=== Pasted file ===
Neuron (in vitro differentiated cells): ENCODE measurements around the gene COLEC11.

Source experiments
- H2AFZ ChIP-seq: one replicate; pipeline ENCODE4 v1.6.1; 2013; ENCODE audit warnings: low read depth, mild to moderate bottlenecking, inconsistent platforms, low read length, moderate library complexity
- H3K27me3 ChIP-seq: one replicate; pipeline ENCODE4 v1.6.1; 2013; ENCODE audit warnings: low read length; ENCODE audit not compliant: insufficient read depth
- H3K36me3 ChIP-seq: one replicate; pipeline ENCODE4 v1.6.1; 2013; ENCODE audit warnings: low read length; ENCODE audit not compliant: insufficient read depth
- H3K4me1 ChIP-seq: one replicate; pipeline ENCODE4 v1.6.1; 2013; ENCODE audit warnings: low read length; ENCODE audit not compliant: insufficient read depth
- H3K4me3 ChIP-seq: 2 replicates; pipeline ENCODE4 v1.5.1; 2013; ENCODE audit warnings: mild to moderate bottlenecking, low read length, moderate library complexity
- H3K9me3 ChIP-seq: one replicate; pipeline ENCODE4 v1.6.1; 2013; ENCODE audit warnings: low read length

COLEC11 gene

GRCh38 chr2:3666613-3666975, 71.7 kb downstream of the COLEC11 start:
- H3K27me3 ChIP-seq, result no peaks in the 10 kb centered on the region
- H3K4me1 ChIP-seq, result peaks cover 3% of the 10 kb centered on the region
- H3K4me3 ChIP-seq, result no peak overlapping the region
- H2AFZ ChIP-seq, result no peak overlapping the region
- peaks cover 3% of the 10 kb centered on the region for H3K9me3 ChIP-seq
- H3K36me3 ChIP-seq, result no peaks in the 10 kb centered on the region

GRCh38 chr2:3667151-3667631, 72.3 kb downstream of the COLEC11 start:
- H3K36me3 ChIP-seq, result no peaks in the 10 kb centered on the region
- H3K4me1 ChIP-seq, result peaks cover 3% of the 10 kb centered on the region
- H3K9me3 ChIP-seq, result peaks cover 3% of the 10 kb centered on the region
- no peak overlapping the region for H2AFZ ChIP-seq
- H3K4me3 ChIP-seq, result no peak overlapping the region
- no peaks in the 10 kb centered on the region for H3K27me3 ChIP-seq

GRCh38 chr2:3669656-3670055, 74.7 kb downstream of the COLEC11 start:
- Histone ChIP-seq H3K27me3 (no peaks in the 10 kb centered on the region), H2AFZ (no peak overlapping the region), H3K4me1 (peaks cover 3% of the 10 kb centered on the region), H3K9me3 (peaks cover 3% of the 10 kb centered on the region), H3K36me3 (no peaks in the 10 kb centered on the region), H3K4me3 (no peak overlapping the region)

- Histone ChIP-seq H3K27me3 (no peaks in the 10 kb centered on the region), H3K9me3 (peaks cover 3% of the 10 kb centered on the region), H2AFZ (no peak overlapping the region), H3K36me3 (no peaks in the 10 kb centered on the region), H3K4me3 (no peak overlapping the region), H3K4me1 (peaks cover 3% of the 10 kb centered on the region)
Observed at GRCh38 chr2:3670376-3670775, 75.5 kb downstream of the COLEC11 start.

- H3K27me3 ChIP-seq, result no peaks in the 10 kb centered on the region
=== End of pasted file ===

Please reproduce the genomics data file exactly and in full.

Neuron (in vitro differentiated cells): ENCODE measurements around the gene COLEC11.

Source experiments
- H2AFZ ChIP-seq: one replicate; pipeline ENCODE4 v1.6.1; 2013; ENCODE audit warnings: low read depth, mild to moderate bottlenecking, inconsistent platforms, low read length, moderate library complexity
- H3K27me3 ChIP-seq: one replicate; pipeline ENCODE4 v1.6.1; 2013; ENCODE audit warnings: low read length; ENCODE audit not compliant: insufficient read depth
- H3K36me3 ChIP-seq: one replicate; pipeline ENCODE4 v1.6.1; 2013; ENCODE audit warnings: low read length; ENCODE audit not compliant: insufficient read depth
- H3K4me1 ChIP-seq: one replicate; pipeline ENCODE4 v1.6.1; 2013; ENCODE audit warnings: low read length; ENCODE audit not compliant: insufficient read depth
- H3K4me3 ChIP-seq: 2 replicates; pipeline ENCODE4 v1.5.1; 2013; ENCODE audit warnings: mild to moderate bottlenecking, low read length, moderate library complexity
- H3K9me3 ChIP-seq: one replicate; pipeline ENCODE4 v1.6.1; 2013; ENCODE audit warnings: low read length

COLEC11 gene

GRCh38 chr2:3666613-3666975, 71.7 kb downstream of the COLEC11 start:
- H3K27me3 ChIP-seq, result no peaks in the 10 kb centered on the region
- H3K4me1 ChIP-seq, result peaks cover 3% of the 10 kb centered on the region
- H3K4me3 ChIP-seq, result no peak overlapping the region
- H2AFZ ChIP-seq, result no peak overlapping the region
- peaks cover 3% of the 10 kb centered on the region for H3K9me3 ChIP-seq
- H3K36me3 ChIP-seq, result no peaks in the 10 kb centered on the region

GRCh38 chr2:3667151-3667631, 72.3 kb downstream of the COLEC11 start:
- H3K36me3 ChIP-seq, result no peaks in the 10 kb centered on the region
- H3K4me1 ChIP-seq, result peaks cover 3% of the 10 kb centered on the region
- H3K9me3 ChIP-seq, result peaks cover 3% of the 10 kb centered on the region
- no peak overlapping the region for H2AFZ ChIP-seq
- H3K4me3 ChIP-seq, result no peak overlapping the region
- no peaks in the 10 kb centered on the region for H3K27me3 ChIP-seq

GRCh38 chr2:3669656-3670055, 74.7 kb downstream of the COLEC11 start:
- Histone ChIP-seq H3K27me3 (no peaks in the 10 kb centered on the region), H2AFZ (no peak overlapping the region), H3K4me1 (peaks cover 3% of the 10 kb centered on the region), H3K9me3 (peaks cover 3% of the 10 kb centered on the region), H3K36me3 (no peaks in the 10 kb centered on the region), H3K4me3 (no peak overlapping the region)

- Histone ChIP-seq H3K27me3 (no peaks in the 10 kb centered on the region), H3K9me3 (peaks cover 3% of the 10 kb centered on the region), H2AFZ (no peak overlapping the region), H3K36me3 (no peaks in the 10 kb centered on the region), H3K4me3 (no peak overlapping the region), H3K4me1 (peaks cover 3% of the 10 kb centered on the region)
Observed at GRCh38 chr2:3670376-3670775, 75.5 kb downstream of the COLEC11 start.

- H3K27me3 ChIP-seq, result no peaks in the 10 kb centered on the region